So what is happening? A branch of the Mayo Clinic will stop accepting payments from Medicare after the turn of the year. Here's the link.
But why would anybody opt out of a contract with the government?
Ummm.. the article tells you exactly why
- Low payments
- Slow payments
Personally, I'm happy to see a provider step away from a contract that loses money. It's not a good business model to operate at a loss. I took one economics/business class during my second year of college and if I learned anything it was that you can't continue to run a business if continually loses money.
If only somebody in the pharmacy world would take a look at insurance contracts before just blindly signing on the dotted line. At my previous position, our wholesaler offered a service where they took care of all of our third-party contracts. Nobody at my company even looked at the terms before we were locked into another year of the take-it-or-leave-it terms dictated by the insurance company. And then they wonder why reimbursements are falling.
Pharmacists need to speak up when they see the piss-poor reimbursements from the insurers. Between the $4 generics and the free antibiotics, we're digging ourselves into a hole.
When an insurer sees that one provider is willing to provide a product or service for a low fee, the insurer starts steering the contract language to drive our reimbursements down to that level.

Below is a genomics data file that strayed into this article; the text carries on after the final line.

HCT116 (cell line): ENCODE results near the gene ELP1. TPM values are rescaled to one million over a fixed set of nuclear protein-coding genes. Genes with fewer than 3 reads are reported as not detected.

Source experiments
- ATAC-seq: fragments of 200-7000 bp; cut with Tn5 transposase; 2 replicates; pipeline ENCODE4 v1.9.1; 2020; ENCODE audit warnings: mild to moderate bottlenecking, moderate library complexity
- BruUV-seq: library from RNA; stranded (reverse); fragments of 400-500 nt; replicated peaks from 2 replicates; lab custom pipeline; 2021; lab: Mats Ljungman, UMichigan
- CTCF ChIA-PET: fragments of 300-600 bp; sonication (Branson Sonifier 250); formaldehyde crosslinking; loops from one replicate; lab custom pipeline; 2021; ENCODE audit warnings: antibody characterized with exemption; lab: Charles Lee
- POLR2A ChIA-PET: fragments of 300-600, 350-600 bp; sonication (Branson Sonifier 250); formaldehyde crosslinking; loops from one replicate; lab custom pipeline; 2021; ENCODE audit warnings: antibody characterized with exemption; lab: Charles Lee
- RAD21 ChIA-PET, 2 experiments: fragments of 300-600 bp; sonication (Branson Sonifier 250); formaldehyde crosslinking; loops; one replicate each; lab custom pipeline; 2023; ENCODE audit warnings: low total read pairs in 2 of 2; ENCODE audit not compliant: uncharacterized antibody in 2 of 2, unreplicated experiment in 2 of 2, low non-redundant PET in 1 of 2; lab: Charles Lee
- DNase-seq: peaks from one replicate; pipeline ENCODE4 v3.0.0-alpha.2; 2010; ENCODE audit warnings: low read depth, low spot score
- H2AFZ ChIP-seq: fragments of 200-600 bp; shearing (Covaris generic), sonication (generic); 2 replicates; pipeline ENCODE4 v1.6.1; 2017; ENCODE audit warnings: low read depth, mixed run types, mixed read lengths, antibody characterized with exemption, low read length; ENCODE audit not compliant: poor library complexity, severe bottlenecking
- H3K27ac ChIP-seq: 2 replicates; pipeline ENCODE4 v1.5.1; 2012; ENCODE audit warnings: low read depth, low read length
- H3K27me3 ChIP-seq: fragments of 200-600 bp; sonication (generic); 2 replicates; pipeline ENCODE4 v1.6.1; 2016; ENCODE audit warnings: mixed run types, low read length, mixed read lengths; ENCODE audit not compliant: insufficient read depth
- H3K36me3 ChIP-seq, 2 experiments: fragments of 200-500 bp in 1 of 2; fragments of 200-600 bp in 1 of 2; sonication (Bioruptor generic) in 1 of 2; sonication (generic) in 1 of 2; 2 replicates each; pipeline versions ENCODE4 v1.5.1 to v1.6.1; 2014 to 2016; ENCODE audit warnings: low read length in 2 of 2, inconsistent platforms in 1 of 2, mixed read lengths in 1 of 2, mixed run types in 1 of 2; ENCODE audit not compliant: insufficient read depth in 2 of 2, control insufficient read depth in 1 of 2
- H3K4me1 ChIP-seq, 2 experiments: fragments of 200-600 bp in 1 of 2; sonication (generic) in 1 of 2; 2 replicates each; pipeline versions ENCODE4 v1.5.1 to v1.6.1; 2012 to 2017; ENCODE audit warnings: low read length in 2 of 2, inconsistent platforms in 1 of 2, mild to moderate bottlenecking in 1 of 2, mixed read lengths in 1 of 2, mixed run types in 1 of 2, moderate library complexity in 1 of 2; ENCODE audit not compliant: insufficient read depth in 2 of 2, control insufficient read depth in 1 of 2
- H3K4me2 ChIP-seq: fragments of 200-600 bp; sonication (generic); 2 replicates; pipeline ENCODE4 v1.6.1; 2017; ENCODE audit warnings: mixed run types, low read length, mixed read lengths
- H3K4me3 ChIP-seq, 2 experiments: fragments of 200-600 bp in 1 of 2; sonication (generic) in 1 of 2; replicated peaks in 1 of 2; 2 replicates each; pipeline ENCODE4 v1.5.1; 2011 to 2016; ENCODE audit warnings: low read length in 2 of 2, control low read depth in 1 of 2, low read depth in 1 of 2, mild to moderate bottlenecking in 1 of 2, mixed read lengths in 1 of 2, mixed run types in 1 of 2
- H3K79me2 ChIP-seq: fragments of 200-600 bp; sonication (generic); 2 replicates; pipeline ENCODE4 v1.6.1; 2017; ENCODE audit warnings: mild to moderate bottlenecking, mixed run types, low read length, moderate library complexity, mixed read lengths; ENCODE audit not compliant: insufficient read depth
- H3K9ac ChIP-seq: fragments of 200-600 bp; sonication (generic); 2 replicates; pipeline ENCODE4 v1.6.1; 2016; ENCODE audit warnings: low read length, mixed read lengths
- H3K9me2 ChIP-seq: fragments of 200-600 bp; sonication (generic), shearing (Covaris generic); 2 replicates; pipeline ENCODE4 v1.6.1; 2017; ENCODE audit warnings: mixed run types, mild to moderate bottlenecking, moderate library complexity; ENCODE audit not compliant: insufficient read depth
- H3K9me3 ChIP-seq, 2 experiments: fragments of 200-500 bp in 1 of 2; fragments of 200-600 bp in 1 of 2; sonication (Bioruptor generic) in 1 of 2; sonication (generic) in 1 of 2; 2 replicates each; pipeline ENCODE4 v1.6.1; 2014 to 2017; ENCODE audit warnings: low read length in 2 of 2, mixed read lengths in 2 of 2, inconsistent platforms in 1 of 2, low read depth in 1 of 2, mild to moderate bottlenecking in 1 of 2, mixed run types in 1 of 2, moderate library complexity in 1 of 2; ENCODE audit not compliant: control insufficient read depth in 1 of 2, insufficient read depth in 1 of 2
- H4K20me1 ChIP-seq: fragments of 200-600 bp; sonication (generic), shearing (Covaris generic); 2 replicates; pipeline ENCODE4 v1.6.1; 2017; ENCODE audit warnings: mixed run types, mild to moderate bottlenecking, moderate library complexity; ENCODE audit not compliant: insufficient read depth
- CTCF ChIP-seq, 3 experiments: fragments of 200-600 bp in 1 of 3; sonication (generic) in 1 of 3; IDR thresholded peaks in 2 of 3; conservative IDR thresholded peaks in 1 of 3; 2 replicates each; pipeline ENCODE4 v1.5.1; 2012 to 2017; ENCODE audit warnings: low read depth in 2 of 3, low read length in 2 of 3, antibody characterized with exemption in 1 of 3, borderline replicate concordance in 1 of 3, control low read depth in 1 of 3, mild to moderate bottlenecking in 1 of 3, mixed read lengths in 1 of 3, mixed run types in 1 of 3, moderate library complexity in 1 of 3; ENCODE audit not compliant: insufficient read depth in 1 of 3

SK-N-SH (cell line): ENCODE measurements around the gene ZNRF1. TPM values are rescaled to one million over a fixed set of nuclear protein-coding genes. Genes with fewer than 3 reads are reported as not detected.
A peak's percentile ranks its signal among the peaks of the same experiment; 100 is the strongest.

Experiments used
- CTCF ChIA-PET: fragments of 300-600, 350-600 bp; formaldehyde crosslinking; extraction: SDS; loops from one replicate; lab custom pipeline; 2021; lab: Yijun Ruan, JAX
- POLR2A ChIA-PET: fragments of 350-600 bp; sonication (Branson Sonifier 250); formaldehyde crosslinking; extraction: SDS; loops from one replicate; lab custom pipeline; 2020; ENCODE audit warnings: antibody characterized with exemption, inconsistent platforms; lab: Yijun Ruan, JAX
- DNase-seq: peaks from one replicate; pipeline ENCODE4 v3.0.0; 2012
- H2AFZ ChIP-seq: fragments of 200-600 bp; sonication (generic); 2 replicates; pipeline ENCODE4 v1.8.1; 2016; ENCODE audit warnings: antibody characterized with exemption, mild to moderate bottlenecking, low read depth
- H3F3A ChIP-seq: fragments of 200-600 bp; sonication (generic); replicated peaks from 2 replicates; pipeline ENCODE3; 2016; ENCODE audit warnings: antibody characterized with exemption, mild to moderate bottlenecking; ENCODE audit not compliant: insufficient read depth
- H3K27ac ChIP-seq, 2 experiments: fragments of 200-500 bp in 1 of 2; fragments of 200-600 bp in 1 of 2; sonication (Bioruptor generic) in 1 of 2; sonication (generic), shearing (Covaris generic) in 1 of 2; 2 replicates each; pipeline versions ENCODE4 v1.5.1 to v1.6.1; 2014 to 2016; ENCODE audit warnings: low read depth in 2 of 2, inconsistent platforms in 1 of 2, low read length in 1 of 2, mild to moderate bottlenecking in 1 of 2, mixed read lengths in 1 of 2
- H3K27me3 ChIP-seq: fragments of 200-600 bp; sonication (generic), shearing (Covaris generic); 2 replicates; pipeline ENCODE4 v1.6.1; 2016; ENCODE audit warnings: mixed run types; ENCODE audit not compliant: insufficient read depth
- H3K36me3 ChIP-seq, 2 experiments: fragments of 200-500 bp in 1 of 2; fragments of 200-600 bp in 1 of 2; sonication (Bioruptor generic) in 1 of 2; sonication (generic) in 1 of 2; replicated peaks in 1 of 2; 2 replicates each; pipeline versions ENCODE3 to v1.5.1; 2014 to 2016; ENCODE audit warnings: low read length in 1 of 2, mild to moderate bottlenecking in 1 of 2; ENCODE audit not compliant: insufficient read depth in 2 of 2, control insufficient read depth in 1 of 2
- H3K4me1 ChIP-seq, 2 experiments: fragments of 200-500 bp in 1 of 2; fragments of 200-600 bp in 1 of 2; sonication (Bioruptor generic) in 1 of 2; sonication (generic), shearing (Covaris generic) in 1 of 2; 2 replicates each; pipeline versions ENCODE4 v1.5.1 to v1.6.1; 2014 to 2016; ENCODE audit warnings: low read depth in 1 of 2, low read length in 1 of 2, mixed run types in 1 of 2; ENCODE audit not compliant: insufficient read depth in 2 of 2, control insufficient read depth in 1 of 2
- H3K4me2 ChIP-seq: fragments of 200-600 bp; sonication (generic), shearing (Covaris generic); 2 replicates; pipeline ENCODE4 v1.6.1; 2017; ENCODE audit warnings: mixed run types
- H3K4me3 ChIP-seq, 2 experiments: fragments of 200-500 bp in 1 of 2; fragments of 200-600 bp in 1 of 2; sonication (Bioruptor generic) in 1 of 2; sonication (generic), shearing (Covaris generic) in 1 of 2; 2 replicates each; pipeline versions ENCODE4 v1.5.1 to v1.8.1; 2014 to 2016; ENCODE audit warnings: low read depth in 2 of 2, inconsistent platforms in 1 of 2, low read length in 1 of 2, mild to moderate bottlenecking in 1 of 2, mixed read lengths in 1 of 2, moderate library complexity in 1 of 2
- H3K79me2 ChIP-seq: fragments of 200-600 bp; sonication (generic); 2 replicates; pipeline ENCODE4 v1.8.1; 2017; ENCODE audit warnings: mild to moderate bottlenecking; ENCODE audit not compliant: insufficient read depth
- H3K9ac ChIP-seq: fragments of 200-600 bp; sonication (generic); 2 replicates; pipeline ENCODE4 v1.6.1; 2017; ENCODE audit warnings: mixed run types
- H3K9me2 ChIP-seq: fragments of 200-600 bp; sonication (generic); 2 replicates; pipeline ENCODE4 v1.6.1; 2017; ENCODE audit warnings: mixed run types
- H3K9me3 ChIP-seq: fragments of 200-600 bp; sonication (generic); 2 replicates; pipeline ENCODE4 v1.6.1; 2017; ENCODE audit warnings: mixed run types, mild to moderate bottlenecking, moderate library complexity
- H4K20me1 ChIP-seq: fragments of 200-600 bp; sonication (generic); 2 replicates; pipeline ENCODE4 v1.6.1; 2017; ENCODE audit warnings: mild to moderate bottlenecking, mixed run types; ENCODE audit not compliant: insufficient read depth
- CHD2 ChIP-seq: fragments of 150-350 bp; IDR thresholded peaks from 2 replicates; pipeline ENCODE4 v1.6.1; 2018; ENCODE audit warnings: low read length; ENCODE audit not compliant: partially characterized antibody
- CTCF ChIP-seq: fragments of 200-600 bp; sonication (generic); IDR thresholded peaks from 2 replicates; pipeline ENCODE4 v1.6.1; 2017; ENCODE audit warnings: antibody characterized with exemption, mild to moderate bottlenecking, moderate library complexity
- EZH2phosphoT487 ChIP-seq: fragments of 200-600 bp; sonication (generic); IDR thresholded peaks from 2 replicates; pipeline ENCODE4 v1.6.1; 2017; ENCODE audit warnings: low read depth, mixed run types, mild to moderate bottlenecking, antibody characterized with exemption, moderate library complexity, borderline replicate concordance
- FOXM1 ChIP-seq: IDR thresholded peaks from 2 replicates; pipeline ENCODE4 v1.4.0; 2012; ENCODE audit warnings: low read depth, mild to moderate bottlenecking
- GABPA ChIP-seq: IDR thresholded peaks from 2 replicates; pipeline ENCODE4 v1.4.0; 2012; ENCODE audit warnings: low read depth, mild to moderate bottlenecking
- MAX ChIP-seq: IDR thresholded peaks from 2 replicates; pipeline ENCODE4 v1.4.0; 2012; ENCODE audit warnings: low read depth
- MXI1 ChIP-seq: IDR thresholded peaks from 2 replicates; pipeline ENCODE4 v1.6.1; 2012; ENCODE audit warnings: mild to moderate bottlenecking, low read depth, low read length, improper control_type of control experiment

We, as pharmacists, think that we are being competitive by driving our prices down. We think that lower prices will attract more patients, which in turn will increase revenue. We are playing into the hands of the insurance companies. They have teams of accountants, actuaries, and lawyers whose jobs are to decrease the insurers expenditures. Who's looking out for us? Sally at Drug Wholesale Company?
The point of this post is this... we can have a pie-in-the-sky view that people want to pay us based on our clinical knowledge, and that can be our end goal. But right now, our services are tied to a product. And we need to make sure that the reimbursement for the product includes an adequate fee for our clinical skills that we use on each and every prescription that crosses in front of us. If the contract isn't good enough, we don't need to sign it.
Mayo Clinic, I applaud you for having the boys to pass on an poor contract. Hopefully more providers follow your lead.